The fashion industry accounts for about 10% of global carbon emissions, and nearly 20% of wastewater. And while the environmental impact of flying is now well known, fashion sucks up more energy than both aviation and shipping combined. We were lucky to have Olesya Lane of 7 Crafts Boutique and Meg Pirie of Stiwdio Cylch with us in June 2020, talking about circular fashion and get some tips on up-cycling what’s in your wardrobe.
Circular Fashion originated in 2014, the aim of which focuses on fashion products being designed with the aim of higher longevity, biodegradability and recyclability and better ethical practices.
The second stage of circular fashion is making sure your clothes last as long as they can, through good care and repair when needed you can make your clothes last far longer and give them a new life.
Olesya believes there should not be any place for cheap plastic garments in our wardrobe so they can be easily thrown away without any thought. She encourages others to go for 200 days without buying any new clothing. Let’s start this challenge during this event and encourage our family and friends to join in!
Meg, values a circular fashion system and feels we all need to realise that the current linear fashion system is a broken one. ‘Existing fashion should be seen as a valuable resource and our philosophy is to keep fashion in circulation through swapping, sharing, mending and on-selling’
Whilst it could be assumed that fast fashion and the lower price tags that come with it is the more affordable option, this is far from the truth. Buying lower quality clothing often results in a shorter lifespan of the item and results in multiple purchases in comparison to investing in one quality item of clothing. Oleysa goes on to explain that by reducing our clothing consumption it is possible to save anywhere between £500 and £1000 annually.
Fashion is one of the many ways you may choose to express yourself. So why follow the crowd? Rather than keeping up with the eternally changing trends, why not develop your own style. Oleysa and Meg demonstrated unique and exciting ways to upcycle the items already in our wardrobe, through embroidery, patchwork and more. Who wouldn’t want a one of a kind statement piece?
It may appear as though upcycling could be an expensive or timely activity, however, through simple changes, such as adding buttons or cutting your old jeans into a new pair of shorts, it could be complete in a matter of minutes. Buttons and sewing materials can often be found in charity shops as well! No need to buy new. All the hours and money wasted on scrolling through websites and browsing the shops looking for new clothes Vs a few minutes. This new free time could be put to better use, like reading a book or taking a walk in nature.
What else can you do?
Before rushing into buying a new item, why not check the brand ethics? Nowadays there are so many ethical clothing brands to choose from. One is Nudie Jeans. Nudie only ships carbon neutrally and offers free repairs for life alongside a discount on a new pair when the old one is handed in.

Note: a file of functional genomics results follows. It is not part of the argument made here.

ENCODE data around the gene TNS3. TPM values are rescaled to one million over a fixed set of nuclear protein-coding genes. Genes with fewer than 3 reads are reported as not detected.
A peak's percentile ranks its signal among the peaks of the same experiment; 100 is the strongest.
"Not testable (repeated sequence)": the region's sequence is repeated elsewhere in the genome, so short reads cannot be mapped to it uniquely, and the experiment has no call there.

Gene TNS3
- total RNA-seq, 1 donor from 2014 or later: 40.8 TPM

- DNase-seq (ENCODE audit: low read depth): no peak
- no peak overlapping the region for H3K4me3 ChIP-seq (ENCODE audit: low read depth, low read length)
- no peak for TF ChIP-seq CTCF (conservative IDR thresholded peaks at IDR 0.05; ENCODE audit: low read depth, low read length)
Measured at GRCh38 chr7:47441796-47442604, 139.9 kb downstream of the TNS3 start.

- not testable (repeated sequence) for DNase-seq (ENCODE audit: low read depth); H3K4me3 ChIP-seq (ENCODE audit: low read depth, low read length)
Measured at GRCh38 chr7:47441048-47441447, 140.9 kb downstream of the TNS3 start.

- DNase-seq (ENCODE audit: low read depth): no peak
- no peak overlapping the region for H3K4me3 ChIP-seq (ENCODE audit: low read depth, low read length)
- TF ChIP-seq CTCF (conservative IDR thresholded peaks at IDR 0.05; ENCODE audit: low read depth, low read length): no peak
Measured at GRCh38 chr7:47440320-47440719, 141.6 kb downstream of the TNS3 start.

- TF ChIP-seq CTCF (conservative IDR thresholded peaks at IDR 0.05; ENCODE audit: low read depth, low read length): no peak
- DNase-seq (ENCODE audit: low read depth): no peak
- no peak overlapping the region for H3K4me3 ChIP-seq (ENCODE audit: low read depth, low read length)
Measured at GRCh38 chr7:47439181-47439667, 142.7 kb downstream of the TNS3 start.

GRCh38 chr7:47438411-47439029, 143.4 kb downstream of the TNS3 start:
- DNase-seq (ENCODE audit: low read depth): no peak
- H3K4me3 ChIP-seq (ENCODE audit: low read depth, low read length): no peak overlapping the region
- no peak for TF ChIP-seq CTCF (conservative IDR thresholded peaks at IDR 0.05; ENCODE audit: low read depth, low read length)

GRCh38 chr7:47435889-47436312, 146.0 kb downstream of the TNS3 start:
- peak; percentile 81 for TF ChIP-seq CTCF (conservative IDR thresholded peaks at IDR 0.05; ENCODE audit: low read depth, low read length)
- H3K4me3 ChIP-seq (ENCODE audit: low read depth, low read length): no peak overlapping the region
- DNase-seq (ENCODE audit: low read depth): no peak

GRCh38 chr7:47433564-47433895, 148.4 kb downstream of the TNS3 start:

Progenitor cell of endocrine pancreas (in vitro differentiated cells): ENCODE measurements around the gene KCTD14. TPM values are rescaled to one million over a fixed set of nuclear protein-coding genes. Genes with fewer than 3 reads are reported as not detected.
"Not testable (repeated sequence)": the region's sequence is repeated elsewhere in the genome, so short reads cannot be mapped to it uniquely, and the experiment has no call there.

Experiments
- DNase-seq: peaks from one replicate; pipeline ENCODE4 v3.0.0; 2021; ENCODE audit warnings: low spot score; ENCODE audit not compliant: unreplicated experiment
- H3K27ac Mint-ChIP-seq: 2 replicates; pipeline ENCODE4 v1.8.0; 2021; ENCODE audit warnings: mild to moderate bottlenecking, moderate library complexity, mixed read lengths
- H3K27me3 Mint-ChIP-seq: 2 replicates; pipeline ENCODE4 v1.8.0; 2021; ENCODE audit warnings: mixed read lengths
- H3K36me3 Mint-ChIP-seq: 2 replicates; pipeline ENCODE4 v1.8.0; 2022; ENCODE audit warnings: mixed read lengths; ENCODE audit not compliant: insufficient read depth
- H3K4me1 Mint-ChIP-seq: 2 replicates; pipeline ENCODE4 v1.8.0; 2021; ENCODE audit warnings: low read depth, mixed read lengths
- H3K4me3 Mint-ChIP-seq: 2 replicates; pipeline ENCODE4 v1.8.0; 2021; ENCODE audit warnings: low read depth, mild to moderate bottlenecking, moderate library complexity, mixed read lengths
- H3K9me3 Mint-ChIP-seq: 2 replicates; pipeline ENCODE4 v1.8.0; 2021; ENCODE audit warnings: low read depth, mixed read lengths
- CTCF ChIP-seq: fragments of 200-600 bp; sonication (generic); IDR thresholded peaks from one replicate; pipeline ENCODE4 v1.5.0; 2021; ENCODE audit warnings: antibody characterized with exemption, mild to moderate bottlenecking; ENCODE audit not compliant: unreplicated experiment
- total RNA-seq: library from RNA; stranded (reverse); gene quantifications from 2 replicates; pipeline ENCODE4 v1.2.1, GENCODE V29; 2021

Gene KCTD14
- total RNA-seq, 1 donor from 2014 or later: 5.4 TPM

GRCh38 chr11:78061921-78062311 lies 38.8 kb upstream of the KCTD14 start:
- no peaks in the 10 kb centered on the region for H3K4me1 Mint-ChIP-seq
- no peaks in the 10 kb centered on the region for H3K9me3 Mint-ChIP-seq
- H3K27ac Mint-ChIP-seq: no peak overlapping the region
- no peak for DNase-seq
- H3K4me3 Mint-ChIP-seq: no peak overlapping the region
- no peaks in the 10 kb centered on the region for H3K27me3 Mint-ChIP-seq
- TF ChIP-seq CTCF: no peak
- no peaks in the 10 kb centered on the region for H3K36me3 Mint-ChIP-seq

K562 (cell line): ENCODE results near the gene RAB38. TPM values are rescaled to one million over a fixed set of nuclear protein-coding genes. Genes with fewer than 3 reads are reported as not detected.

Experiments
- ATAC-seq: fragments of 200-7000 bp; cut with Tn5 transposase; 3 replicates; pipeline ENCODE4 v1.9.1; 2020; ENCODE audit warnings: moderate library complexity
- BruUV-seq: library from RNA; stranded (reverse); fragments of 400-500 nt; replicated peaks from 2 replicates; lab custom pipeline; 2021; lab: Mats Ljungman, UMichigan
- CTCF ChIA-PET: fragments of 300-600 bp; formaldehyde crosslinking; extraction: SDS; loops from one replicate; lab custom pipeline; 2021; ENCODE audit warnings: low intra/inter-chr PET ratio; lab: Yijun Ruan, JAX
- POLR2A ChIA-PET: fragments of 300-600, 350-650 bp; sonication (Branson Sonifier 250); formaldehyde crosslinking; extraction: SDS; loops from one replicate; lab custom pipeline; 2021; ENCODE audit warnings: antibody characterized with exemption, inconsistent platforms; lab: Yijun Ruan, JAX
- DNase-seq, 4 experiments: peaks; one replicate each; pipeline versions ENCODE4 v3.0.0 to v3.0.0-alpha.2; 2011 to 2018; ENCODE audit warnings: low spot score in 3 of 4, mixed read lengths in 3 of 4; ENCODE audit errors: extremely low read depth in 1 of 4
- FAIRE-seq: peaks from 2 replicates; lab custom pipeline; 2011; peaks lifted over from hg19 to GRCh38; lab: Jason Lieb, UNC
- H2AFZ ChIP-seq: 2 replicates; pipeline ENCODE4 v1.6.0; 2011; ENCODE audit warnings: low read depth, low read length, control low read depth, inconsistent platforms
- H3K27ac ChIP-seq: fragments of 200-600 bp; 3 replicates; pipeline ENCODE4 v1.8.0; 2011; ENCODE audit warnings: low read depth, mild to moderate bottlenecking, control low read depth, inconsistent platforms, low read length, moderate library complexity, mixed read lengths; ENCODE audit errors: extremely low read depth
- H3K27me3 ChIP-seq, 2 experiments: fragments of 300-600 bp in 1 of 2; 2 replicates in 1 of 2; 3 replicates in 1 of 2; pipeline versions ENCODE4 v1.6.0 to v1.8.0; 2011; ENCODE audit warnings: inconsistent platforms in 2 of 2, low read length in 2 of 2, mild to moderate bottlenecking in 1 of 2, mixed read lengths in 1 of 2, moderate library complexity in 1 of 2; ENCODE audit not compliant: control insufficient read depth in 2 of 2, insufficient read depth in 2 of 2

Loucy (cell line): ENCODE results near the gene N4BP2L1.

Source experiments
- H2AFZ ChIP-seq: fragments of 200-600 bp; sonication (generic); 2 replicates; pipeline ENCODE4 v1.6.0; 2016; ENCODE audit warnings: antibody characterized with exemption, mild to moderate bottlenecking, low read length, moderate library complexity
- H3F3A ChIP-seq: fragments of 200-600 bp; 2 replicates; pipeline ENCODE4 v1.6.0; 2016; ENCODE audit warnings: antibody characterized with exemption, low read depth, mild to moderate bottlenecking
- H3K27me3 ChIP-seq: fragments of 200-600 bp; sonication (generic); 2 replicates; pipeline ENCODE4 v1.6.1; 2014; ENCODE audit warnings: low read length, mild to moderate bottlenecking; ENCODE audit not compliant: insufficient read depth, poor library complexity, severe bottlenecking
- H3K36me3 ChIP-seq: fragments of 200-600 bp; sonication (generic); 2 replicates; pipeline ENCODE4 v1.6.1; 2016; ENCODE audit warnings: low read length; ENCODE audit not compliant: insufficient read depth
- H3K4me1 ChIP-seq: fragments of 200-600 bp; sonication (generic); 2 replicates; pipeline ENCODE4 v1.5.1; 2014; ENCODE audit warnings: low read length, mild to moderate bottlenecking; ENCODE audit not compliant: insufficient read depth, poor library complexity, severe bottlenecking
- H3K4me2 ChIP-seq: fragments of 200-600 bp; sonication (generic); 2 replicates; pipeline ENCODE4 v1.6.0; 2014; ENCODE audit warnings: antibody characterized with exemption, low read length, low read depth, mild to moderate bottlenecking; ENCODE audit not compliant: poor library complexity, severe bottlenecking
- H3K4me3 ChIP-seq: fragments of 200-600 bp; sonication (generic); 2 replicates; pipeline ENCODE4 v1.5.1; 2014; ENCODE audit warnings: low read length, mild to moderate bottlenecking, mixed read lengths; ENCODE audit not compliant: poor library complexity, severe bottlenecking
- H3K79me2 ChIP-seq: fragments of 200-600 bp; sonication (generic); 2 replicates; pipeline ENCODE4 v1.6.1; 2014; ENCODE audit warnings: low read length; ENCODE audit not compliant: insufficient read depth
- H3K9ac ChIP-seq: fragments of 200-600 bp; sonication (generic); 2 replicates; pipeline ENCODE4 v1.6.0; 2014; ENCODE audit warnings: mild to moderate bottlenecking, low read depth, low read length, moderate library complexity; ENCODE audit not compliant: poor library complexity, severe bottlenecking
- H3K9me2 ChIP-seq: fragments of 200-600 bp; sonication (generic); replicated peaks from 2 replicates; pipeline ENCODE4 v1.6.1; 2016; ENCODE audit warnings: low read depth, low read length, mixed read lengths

As mentioned, higher price tags may correspond to more ethical production and longer lifespan, but this isn’t always the case. Meg explains the concept of linear fashion which involves the 3-step process: raw materials, produce garments and then disposal. This not only applies to cheap fast fashion but also to designer fashion pieces. We saw, not long ago, Burberry came under fire for contributing to pre-consumer waste by destroying £30m of clothing before it was even released to the public! https://www.bbc.co.uk/news/world-44968561
Or take the plunge and don’t shop at all for 200 days! It can be a liberating experience.
Shop at Charity Shops
Why not give a pre-loved item of clothing a new life? Most clothes in charity shops have plenty of wear left in them and by buying through charities, the money spent is also going to a good cause.
Arranging annual clothes swaps with friends and family is a great way to refresh your wardrobe, as well as an excuse for a fun evening. Another option is wardrobe sharing with your flat/house members.
The increased use of online marketplaces such as depop and ebay allow the sale and purchase of second hand clothing. This is a great way to ‘swap’ items in and out of your closet without increasing its size. You could also earn some money at the same time.
Capsule wardrobes are becoming increasingly popular as the Covid-19 lockdown has made us realise how few clothes we actually need. This concept involves owning only a few items of clothing that can be worn a combination of ways to create completely new looks.
As mentioned, Meg and Oleysa provided examples of numerous ways to upcycle our clothing, rather than sending it for recycling.
You could take part in an online or in person sewing course to improve your skills.